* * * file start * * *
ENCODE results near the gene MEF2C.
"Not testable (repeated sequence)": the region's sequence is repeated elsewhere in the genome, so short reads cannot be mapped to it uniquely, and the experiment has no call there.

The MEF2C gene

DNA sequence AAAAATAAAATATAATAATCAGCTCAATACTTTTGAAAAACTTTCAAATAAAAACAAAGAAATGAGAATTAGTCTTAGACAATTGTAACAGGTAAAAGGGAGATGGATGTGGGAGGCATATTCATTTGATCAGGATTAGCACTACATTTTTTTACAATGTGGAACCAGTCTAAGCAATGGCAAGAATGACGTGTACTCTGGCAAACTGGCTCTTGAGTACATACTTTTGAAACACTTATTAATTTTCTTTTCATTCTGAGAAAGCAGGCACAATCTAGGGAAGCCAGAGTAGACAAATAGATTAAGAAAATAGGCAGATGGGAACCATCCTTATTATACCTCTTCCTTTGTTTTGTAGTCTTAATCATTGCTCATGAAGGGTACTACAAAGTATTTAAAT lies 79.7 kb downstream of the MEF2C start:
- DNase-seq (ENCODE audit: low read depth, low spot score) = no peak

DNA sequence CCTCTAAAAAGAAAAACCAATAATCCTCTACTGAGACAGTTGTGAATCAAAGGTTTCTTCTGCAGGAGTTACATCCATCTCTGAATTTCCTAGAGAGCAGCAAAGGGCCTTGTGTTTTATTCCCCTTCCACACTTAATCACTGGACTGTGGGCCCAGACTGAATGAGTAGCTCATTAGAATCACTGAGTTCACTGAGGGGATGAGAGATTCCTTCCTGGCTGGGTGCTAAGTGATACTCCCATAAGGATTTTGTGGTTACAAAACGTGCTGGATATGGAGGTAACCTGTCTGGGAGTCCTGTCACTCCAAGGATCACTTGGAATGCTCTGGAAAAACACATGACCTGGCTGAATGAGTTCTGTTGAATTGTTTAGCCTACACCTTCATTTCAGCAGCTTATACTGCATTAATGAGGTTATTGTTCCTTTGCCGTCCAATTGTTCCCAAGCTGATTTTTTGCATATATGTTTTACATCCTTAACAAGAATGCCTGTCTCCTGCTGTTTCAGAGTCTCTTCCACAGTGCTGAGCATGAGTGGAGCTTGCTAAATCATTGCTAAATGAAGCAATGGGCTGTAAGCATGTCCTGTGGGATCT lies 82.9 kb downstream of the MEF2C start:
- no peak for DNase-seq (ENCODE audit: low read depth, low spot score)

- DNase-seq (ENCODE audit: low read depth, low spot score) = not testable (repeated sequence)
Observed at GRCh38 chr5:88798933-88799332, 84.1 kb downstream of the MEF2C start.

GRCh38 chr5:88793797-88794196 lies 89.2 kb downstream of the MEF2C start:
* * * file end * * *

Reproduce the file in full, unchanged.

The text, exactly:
ENCODE results near the gene MEF2C.
"Not testable (repeated sequence)": the region's sequence is repeated elsewhere in the genome, so short reads cannot be mapped to it uniquely, and the experiment has no call there.

The MEF2C gene

DNA sequence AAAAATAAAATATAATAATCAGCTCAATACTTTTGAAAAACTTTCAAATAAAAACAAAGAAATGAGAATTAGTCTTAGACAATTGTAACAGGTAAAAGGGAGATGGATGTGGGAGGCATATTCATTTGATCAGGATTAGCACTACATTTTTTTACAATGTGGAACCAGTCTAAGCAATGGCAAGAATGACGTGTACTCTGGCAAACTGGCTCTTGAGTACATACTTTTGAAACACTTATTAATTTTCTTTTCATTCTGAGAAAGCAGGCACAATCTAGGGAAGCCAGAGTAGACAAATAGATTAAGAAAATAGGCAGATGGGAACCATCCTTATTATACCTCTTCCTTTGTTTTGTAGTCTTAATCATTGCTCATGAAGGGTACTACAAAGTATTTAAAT lies 79.7 kb downstream of the MEF2C start:
- DNase-seq (ENCODE audit: low read depth, low spot score) = no peak

DNA sequence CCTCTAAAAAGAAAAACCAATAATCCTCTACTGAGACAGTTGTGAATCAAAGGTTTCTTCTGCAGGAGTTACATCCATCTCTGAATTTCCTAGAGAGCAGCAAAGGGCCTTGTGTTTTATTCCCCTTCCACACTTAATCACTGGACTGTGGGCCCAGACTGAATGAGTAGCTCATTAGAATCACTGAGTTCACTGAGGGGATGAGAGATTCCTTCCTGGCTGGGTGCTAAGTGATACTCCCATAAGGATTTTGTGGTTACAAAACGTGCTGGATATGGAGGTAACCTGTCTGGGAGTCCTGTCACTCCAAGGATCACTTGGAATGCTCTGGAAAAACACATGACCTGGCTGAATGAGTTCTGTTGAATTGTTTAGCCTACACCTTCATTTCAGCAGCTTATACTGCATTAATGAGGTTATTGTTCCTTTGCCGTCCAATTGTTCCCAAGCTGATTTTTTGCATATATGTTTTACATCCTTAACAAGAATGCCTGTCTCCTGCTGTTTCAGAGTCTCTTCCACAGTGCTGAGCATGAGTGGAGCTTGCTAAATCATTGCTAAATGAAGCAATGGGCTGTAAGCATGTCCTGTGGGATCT lies 82.9 kb downstream of the MEF2C start:
- no peak for DNase-seq (ENCODE audit: low read depth, low spot score)

- DNase-seq (ENCODE audit: low read depth, low spot score) = not testable (repeated sequence)
Observed at GRCh38 chr5:88798933-88799332, 84.1 kb downstream of the MEF2C start.

GRCh38 chr5:88793797-88794196 lies 89.2 kb downstream of the MEF2C start: